Download Our Free Bankruptcy Law Guide

Chapter 7 BankruptcyChapter 7 Bankruptcy: The New York Bankruptcy Guide

A Chapter 7 bankruptcy may be the closest you can get to a “fresh start.” Available to both individuals and corporations, Chapter 7 is the most common type of bankruptcy in the U.S.

If you file for Chapter 7 discharge, in theory the trustee will liquidate all of your assets and give the proceeds to your creditors. However, there are liberal exemptions in New York State which allow most debtors to keep all or most of their property, including your house and your car. This is a great advantage of Chapter 7 bankruptcy. Exemptions include:

  • Primary residence, up to $82,775 in equity
  • Vehicle equity, subject to limitation
  • Insurance policies
  • Pensions and retirement plans
  • Clothing, furniture and other household goods
  • Cash, subject to limitation

It’s important to note, though, that some debts are not dischargeable. Non-dischargeable debts include:

  • Child and spousal support
  • Recent Income taxes
  • Student loans (except in rare cases)

>> Am I eligible for Chapter 7 bankruptcy?

Debtors who have already filed for Chapter 7 cannot file again for eight years. And debtors who have already filed for Chapter 13 bankruptcy cannot file for Chapter 7 until six years have passed (although there is an exception for this). Most importantly, debtors are subject to a “means test” which determines whether the debtor is making too much money to take advantage of Chapter 7’s ability to wipe away their debt. The only way to be sure if you are eligible for Chapter 7 bankruptcy – and if Chapter 7 bankruptcy is your best option – is to talk to an attorney. Your attorney will review your debts, assets, income, and expenses, and help you come to a decision.

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>> Is Chapter 7 bankruptcy the right choice for me?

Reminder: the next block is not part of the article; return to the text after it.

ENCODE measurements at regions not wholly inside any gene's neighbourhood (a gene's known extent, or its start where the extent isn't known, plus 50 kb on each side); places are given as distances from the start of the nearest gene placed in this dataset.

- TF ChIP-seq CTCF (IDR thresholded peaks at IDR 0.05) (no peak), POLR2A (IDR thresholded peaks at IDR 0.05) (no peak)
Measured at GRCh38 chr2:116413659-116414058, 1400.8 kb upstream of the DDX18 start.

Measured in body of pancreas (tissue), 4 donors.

Again, you can only know this after going over the particulars of your case with an experienced bankruptcy attorney who can discuss all of your options.  A good bankruptcy attorney will tell you whether bankruptcy is your best option, or if you have other possible options, such as debt settlement, or even doing nothing.

>> How do I file for Chapter 7 bankruptcy?

Once a debtor is determined to be eligible for Chapter 7 bankruptcy, the debtor will have to file the necessary documents and submit the proper fees with the bankruptcy court. The court’s filing fees are currently $335. Your attorney will ensure that all the property documents are filed, including the bankruptcy petition, a list of the debtor’s assets and debts, a list of the debtor’s current income and expenses and a summary of the debtor’s financial situation.

>> What is the role of the trustee in a Chapter 7 bankruptcy case?

In Chapter 7 bankruptcy, the court will order a trustee to manage your case. The trustee will review your paperwork for accuracy, then collect any non-exempt assets and use these to repay your creditors. In most cases, the trustee cannot collect any assets, resulting in what are called “no-asset cases”, because the law’s strong protections allow debtors to keep much of their property.

If you don’t apply your exemptions correctly, however, the trustee could take your assets. You need competent legal counsel to protect yourself through this process.

>> What is a “Meeting of Creditors”?

After filing your bankruptcy, you’ll attend a meeting of creditors; however, creditors rarely appear and the meeting takes place between you and your assigned trustee. The trustee will put you under oath and ask questions about your assets and bankruptcy papers. This takes on average about five to ten minutes once your case is called and your attorney will attend with you. You need only answer the questions truthfully as your attorney has prepared you beforehand.

Starting Over: The New York Bankruptcy GuideStarting Over: The New York Bankruptcy Guide

The point of filing for bankruptcy, no matter the type, is to give yourself another chance at financial success without the weight of old debts you can’t afford to pay.

After your bankruptcy you’ll need to reestablish credit. You should be thinking about this, however, even before you file.

Reestablishing credit may seem like a long and daunting process. It won’t happen overnight, but it doesn’t have to be difficult.

You need some type of credit to be reported to the major credit bureaus. You should start by opening a secured credit card. This means that you will put a certain amount of money in a bank, and the bank will issue you a line of credit for that amount, usually $300-500.

You may also receive offers for unsecured credit cards – usually around $500 – with high interest rates. You can open a credit card like this and avoid the interest rates by paying your monthly balances in full. As long as you continue paying on time, you will steadily build your credit.

A car loan is another good option – again, so long as you pay on time.